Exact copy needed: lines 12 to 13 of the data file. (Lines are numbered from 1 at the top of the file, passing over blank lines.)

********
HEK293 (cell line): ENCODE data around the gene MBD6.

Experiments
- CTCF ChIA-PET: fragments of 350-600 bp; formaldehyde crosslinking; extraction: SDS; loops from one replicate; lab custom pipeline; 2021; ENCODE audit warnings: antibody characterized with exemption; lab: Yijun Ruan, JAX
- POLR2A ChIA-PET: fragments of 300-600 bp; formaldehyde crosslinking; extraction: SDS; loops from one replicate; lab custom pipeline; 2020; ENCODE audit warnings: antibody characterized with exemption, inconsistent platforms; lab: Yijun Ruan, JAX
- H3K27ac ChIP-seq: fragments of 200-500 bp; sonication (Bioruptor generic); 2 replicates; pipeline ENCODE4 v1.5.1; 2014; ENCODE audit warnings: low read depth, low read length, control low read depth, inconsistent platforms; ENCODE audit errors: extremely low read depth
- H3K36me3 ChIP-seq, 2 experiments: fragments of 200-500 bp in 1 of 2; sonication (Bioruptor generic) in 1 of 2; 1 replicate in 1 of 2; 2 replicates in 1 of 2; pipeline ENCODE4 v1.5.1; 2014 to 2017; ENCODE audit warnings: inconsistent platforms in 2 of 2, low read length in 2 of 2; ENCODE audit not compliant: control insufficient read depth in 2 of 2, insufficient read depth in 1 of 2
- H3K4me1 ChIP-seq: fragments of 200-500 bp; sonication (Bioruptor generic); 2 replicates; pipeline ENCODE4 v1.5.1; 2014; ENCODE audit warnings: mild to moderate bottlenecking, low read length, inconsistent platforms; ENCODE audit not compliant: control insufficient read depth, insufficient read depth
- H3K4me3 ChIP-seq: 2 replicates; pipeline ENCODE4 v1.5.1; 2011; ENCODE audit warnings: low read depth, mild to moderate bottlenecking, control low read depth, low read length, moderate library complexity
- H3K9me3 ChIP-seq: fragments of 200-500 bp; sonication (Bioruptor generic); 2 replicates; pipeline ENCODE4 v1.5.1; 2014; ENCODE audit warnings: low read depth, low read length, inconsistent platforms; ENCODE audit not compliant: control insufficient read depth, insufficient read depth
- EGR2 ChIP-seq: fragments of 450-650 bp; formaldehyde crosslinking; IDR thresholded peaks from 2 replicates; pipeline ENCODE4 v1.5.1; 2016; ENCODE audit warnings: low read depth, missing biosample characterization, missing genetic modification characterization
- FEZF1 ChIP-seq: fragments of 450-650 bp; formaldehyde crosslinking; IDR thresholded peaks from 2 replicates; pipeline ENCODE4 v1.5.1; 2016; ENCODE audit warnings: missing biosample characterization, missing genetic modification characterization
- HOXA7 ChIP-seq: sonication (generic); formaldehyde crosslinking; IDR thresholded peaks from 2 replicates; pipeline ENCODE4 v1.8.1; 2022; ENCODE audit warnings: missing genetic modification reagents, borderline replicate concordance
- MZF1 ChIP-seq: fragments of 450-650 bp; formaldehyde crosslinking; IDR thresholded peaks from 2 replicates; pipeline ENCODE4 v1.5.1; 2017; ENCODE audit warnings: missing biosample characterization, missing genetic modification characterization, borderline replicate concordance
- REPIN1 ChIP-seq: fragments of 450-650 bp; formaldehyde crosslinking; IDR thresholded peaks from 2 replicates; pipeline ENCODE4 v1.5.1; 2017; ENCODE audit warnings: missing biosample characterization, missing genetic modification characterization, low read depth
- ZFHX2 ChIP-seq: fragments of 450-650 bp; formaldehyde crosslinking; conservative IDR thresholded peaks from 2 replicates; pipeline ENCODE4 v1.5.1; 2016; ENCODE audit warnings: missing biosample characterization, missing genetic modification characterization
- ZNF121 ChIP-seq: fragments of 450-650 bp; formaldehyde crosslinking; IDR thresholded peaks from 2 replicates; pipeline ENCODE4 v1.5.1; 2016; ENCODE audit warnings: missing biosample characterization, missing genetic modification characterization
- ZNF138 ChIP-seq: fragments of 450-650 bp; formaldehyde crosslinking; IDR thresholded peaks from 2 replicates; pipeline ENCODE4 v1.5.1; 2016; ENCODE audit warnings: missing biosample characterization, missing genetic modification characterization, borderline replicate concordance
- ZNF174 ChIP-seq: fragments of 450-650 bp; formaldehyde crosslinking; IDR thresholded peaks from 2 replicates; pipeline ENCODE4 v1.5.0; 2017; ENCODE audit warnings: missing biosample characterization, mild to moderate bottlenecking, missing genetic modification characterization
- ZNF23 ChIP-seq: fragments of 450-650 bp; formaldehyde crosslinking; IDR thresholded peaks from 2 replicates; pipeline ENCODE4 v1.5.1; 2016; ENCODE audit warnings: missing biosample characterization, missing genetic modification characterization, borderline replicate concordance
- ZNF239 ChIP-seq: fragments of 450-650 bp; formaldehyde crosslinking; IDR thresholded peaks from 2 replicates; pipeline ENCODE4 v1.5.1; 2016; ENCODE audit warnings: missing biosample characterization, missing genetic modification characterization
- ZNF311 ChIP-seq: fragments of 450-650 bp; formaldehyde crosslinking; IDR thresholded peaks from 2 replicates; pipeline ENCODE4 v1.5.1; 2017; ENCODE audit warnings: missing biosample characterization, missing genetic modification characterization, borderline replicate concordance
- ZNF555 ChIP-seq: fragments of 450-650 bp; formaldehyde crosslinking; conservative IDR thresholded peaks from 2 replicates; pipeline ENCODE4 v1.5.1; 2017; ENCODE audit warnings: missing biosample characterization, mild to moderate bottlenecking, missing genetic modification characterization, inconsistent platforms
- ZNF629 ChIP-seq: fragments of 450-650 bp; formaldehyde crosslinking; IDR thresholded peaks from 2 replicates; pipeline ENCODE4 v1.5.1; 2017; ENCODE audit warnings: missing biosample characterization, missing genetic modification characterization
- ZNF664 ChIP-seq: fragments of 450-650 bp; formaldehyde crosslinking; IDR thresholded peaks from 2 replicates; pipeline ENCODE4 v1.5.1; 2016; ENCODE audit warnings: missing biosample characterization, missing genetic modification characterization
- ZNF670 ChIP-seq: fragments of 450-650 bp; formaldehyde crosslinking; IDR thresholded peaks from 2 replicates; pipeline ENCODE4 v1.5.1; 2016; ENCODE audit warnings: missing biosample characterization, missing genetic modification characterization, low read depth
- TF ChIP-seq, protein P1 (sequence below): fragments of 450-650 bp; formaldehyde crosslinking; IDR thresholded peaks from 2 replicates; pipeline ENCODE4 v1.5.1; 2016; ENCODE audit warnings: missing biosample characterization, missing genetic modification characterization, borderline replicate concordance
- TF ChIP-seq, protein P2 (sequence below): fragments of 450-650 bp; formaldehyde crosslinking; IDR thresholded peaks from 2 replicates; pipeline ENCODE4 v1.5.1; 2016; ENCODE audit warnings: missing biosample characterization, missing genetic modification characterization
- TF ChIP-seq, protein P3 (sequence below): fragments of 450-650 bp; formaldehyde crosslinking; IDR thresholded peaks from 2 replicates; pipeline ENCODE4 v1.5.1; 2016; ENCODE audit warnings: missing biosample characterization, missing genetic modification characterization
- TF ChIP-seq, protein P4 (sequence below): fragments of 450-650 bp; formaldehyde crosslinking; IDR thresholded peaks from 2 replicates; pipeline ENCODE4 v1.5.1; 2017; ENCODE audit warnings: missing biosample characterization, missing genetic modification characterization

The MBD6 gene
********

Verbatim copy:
- HOXA7 ChIP-seq: sonication (generic); formaldehyde crosslinking; IDR thresholded peaks from 2 replicates; pipeline ENCODE4 v1.8.1; 2022; ENCODE audit warnings: missing genetic modification reagents, borderline replicate concordance
- MZF1 ChIP-seq: fragments of 450-650 bp; formaldehyde crosslinking; IDR thresholded peaks from 2 replicates; pipeline ENCODE4 v1.5.1; 2017; ENCODE audit warnings: missing biosample characterization, missing genetic modification characterization, borderline replicate concordance